The girls founded Paper for Water in 2011. The funds they raise build wells in India and other nations, where communities spring up and bloom around those wells. In the last four years, Paper for Water has raised over $1,000,000 and funded over 130 water projects in 13 countries (A Navajo Reservation in New Mexico, Mexico, Peru, Zimbabwe, Liberia, India, Uganda, Kenya, Ghana, Nicaragua, Nigeria, Nepal, and Ethiopia). It feels really good to know that you can make a difference in someone's life.
11-year-old Isabelle and 9-year-old Katherine Adams join the conversation from the conference room of their Texas school to explain how they harnessed the power of origami to build 70 wells and raise $650,000 for clean water initiatives in nine countries and counting.
Closing the show, we'd like to give a huge shout-out to the UNICEF Kid Power program.
It’s no secret that kids across the U.S. have major superhero potential. And now they have the power to save lives and help provide therapeutic food packets to kids around the world, just by getting active. Target has teamed up with the U.S. Fund for UNICEF to help bring UNICEF Kid Power to households and students across the country. The Kid Power Band—the world’s first “wearable-for-good ™”.
Here’s how it works: Kids wear a UNICEF Kid Power Band, a child-friendly fitness band they can use with the free Kid Power companion app. Kids go on missions through the app, learn about new cultures and earn points for completing activities and challenges. These points unlock therapeutic food packets that UNICEF delivers to severely malnourished children around the world. The more kids move, the more points they earn, and the more lives they save! Guests can follow along on the UNICEF Kid Power website to track the total points earned, therapeutic food packets donated and impact made by kids all over the U.S.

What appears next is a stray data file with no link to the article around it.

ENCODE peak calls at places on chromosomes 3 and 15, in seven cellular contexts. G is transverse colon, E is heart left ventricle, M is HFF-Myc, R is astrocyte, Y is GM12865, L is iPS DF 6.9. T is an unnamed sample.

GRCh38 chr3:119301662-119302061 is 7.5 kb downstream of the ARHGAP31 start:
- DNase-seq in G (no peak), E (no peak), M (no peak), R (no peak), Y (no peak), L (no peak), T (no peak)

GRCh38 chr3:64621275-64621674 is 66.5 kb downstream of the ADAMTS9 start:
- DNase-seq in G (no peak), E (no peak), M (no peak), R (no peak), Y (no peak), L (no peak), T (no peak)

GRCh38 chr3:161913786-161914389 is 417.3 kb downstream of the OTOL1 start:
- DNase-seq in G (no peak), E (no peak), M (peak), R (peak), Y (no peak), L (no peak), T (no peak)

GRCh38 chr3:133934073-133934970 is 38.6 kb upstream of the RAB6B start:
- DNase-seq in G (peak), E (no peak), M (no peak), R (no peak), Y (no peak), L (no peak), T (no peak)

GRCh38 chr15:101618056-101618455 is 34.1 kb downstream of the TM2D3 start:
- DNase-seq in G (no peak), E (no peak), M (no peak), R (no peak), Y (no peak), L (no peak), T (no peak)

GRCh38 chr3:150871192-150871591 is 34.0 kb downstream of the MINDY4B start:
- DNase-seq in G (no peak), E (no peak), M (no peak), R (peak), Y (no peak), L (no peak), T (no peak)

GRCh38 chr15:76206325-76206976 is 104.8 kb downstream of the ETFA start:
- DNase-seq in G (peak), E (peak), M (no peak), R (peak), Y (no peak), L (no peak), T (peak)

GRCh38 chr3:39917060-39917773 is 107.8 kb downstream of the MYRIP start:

GRAMMY®-winning recording artist and UNICEF Kid Power spokesperson, P!nk. “Healthy living and positivity are at the center of my life,” she says. “With UNICEF Kid Power, kids and families can move and have fun, all while saving the lives of children around the world. I’m raising my daughter to be strong, healthy and giving. As a mom, the fact that UNICEF’s lifesaving work is powered by kids is really exciting. Every child deserves a healthy start at life, no matter where they live and Kid Power is helping to make that possible.”
Target is also helping expand Kid Power in schools across the country so that kids—who might otherwise not be able—can participate in the program to get active, save lives, and learn about helping others. Target joined Disney, Star Wars: Force for Change, and local supporters to enable high-need schools in several markets to sign up for the program, completely free of charge. Schools will receive Kid Power Bands for their students, classroom tablets for syncing and tracking progress, and standards-based curriculum and content on malnutrition and global citizenship for keeping kids inspired and engaged.
“Together, we’re putting children first by working to end global malnutrition, which contributes to nearly half of all deaths of children under five. The therapeutic food packets unlocked by UNICEF Kid Power have the potential to transform the lives of millions of severely malnourished children,” says Caryl M. Stern, president and CEO of the U.S. Fund for UNICEF. “The U.S. Fund for UNICEF is thrilled to partner with Target to empower families and students across the country to get active, save lives and make a difference.